The successful transfusion of a cell-free blood product on a 14-year-old Jehovahs Witness may offer a solution for patients opposed to blood transfusions due to religious or personal beliefs.
"This was the first successful use of a human cell-free hemoglobin solution in a pediatric patient to manage life-threatening anemia due to an autoimmune disease," says Dr. Brian Kavanagh, professor of medicine at the University of Toronto and staff physician in critical care medicine at The Hospital for Sick Children. The patient suffered from immune thrombocytopenia, a condition that attacks platelets in the body. Platelets are present in blood and help blood clot; if platelet counts are very low, minor injuries or trauma can become very serious if the patient continues to bleed.
Kavanagh and colleagues Drs. Johann Hitzler and Natalie Anton treated the patient last year after she entered the hospitals emergency room for a nosebleed that did not stop. Instead of a blood transfusion, they used a biochemically manufactured solution that contains hemoglobin but does not contain red blood cells. The solution has been used in adults but never for a child in this kind of situation, Kavanagh says.
Janet Wong | EurekAlert!
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A newly developed laser technology has enabled physicists in the Laboratory for Attosecond Physics (jointly run by LMU Munich and the Max Planck Institute of Quantum Optics) to generate attosecond bursts of high-energy photons of unprecedented intensity. This has made it possible to observe the interaction of multiple photons in a single such pulse with electrons in the inner orbital shell of an atom.
In order to observe the ultrafast electron motion in the inner shells of atoms with short light pulses, the pulses must not only be ultrashort, but very...
A group of researchers led by Andrea Cavalleri at the Max Planck Institute for Structure and Dynamics of Matter (MPSD) in Hamburg has demonstrated a new method enabling precise measurements of the interatomic forces that hold crystalline solids together. The paper Probing the Interatomic Potential of Solids by Strong-Field Nonlinear Phononics, published online in Nature, explains how a terahertz-frequency laser pulse can drive very large deformations of the crystal.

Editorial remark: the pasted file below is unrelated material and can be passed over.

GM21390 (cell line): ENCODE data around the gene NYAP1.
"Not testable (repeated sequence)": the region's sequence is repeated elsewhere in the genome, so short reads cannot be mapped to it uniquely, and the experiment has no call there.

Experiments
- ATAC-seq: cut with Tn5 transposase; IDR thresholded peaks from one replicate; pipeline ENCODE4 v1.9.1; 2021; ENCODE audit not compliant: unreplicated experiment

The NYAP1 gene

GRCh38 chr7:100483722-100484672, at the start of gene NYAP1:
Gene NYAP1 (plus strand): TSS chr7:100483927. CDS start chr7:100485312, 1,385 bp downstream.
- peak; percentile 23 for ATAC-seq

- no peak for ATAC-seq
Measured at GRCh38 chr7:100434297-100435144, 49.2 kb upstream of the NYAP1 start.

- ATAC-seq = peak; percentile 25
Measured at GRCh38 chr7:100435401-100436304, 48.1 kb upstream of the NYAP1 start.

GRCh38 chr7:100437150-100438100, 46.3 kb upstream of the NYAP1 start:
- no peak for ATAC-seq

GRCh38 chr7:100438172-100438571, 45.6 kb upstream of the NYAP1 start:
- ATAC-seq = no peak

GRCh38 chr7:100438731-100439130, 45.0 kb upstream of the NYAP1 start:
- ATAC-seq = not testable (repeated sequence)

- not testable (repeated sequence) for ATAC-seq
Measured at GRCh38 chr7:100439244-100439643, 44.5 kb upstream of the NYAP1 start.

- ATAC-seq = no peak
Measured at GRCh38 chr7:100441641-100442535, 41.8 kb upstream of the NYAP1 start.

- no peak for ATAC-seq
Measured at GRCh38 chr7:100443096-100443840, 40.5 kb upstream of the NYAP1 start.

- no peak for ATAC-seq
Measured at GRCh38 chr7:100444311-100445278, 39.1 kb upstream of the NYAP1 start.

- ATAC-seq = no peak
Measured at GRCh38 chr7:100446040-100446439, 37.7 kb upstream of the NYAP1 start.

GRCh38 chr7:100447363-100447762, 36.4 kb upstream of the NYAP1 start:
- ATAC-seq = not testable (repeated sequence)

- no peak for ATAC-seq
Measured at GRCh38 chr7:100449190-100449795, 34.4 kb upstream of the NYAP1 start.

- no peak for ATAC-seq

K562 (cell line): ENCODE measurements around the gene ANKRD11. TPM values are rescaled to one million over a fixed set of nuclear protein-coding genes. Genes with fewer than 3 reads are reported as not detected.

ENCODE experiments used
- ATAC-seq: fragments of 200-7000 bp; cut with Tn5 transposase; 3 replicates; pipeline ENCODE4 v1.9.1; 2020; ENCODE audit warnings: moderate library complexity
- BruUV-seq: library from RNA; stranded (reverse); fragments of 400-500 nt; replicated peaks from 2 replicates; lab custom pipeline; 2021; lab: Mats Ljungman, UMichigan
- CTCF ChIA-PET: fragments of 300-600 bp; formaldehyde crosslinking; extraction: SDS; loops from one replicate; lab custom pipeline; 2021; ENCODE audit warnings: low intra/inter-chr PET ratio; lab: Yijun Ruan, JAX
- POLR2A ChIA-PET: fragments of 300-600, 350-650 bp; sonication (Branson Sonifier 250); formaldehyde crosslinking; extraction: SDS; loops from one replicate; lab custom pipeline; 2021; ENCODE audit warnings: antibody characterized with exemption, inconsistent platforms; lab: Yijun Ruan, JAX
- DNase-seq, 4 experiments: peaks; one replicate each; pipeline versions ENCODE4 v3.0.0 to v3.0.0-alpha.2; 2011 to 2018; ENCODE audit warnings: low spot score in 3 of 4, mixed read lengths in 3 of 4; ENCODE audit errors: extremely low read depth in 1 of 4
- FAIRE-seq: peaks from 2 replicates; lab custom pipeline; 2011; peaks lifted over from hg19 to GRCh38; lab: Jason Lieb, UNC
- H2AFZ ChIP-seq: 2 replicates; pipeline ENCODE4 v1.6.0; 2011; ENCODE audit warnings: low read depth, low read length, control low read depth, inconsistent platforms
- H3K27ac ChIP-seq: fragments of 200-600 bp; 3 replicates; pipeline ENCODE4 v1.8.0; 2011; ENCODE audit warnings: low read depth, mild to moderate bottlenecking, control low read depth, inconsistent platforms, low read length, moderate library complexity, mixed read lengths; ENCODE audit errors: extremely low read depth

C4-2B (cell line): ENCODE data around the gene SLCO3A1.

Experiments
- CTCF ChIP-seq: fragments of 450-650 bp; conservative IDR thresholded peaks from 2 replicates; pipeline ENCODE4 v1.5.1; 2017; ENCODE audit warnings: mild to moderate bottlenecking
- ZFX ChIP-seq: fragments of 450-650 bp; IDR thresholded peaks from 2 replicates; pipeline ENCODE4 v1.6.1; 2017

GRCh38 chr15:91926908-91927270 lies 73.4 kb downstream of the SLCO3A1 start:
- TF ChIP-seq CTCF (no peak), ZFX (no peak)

By measuring the highly unusual atomic trajectories under extreme electromagnetic transients, the MPSD group could reconstruct how rigid the atomic bonds are...
Quantum computers may one day solve algorithmic problems which even the biggest supercomputers today can’t manage. But how do you test a quantum computer to...
For the first time, a team of researchers at the Max-Planck Institute (MPI) for Polymer Research in Mainz, Germany, has succeeded in making an integrated circuit (IC) from just a monolayer of a semiconducting polymer via a bottom-up, self-assembly approach.
In the self-assembly process, the semiconducting polymer arranges itself into an ordered monolayer in a transistor. The transistors are binary switches used...
Breakthrough provides a new concept of the design of molecular motors, sensors and electricity generators at nanoscale
Researchers from the Institute of Organic Chemistry and Biochemistry of the CAS (IOCB Prague), Institute of Physics of the CAS (IP CAS) and Palacký University...
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12.02.2018 | Event News
23.02.2018 | Physics and Astronomy
23.02.2018 | Health and Medicine
23.02.2018 | Physics and Astronomy